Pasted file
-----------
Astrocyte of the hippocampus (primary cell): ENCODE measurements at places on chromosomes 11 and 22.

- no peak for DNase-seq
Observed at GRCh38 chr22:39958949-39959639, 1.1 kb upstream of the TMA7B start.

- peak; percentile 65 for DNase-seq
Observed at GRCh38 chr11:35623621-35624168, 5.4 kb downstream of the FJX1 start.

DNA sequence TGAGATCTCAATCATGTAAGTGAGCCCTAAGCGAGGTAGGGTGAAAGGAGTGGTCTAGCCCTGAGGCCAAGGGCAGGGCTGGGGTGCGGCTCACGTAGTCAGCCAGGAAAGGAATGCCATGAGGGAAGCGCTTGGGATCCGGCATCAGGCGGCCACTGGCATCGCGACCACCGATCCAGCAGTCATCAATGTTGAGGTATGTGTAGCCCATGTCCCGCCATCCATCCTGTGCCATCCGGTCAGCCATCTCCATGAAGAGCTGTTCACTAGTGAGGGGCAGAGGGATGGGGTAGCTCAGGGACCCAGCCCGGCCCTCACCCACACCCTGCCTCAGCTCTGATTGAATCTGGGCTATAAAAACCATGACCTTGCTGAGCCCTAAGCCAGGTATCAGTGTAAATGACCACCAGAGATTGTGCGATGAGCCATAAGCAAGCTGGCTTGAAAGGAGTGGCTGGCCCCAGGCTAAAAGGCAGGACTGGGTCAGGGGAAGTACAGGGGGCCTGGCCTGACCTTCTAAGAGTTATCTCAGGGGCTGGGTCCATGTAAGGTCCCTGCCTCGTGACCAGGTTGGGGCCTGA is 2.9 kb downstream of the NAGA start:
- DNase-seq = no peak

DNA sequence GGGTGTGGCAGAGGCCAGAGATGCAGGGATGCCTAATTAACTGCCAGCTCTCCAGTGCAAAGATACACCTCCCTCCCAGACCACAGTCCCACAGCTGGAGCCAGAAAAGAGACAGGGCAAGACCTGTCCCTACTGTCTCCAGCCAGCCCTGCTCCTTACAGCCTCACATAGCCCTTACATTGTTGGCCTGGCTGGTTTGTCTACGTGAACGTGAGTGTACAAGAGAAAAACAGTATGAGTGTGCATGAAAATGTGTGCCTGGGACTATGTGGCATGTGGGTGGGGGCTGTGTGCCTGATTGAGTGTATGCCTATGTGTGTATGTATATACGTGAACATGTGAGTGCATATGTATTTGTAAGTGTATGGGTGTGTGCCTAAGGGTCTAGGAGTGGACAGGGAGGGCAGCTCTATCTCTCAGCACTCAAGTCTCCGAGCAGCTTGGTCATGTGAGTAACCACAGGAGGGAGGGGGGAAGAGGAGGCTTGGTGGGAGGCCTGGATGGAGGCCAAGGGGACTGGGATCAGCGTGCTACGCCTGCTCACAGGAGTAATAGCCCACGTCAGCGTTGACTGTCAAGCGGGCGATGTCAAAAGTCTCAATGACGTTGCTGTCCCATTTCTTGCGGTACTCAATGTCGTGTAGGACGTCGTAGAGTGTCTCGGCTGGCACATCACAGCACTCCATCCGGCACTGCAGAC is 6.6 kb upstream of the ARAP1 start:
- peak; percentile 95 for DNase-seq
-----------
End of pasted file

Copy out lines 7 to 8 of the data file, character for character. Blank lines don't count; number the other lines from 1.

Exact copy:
- DNase-seq = no peak

DNA sequence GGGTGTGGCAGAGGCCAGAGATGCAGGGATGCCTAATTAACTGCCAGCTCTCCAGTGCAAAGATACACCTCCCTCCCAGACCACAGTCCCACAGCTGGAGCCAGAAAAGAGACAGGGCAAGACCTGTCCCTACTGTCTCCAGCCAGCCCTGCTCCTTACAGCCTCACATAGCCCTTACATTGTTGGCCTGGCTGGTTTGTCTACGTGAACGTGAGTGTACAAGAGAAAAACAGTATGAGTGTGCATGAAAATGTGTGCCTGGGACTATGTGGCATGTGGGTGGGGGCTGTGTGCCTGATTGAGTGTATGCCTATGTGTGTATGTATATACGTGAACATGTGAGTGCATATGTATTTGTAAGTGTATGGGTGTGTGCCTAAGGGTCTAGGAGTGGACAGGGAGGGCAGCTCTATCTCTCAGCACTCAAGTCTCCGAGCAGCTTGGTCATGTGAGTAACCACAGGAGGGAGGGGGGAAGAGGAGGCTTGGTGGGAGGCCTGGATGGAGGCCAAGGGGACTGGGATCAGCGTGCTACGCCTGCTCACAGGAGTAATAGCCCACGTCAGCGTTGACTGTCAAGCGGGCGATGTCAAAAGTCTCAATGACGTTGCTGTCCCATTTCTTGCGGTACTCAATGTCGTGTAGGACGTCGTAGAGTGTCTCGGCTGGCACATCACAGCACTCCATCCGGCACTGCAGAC is 6.6 kb upstream of the ARAP1 start: